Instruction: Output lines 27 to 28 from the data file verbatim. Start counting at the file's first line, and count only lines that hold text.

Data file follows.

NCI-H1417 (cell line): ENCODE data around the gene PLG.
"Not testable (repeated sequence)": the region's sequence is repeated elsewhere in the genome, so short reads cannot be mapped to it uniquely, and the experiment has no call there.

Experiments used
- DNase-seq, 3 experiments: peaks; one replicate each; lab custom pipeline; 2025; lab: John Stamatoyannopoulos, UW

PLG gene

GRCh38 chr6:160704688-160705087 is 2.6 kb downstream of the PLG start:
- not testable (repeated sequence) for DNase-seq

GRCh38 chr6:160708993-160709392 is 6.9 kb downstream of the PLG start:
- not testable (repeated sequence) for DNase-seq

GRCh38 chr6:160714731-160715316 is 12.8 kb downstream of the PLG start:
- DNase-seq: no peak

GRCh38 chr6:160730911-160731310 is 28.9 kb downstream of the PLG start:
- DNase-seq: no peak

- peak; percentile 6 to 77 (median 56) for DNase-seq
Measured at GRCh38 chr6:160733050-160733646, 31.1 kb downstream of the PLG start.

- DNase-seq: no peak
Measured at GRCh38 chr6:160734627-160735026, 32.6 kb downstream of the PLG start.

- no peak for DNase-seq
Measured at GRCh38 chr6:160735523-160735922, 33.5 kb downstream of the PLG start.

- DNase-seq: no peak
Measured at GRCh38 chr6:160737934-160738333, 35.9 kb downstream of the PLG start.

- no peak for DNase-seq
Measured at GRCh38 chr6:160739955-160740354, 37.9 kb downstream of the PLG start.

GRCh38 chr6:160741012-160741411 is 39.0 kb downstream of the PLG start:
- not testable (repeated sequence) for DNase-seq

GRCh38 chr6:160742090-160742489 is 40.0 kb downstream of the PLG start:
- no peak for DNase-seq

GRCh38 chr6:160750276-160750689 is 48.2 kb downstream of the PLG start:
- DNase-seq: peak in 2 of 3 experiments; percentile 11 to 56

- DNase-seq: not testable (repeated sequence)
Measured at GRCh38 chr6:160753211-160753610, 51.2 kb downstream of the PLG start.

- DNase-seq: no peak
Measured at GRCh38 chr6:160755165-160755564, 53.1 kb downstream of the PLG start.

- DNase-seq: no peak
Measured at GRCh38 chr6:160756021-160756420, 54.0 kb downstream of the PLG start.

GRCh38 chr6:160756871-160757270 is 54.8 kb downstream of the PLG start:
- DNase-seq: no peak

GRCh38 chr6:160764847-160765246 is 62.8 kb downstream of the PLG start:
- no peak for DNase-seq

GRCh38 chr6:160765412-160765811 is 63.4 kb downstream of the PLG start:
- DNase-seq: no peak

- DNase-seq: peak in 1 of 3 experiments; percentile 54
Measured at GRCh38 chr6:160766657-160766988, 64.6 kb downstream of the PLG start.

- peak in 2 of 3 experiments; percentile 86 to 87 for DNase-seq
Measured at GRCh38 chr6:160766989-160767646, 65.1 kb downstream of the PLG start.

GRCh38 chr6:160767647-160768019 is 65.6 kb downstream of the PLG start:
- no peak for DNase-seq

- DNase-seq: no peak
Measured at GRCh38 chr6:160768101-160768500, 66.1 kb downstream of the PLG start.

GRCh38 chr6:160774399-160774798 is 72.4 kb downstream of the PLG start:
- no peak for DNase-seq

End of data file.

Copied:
- no peak for DNase-seq

GRCh38 chr6:160750276-160750689 is 48.2 kb downstream of the PLG start: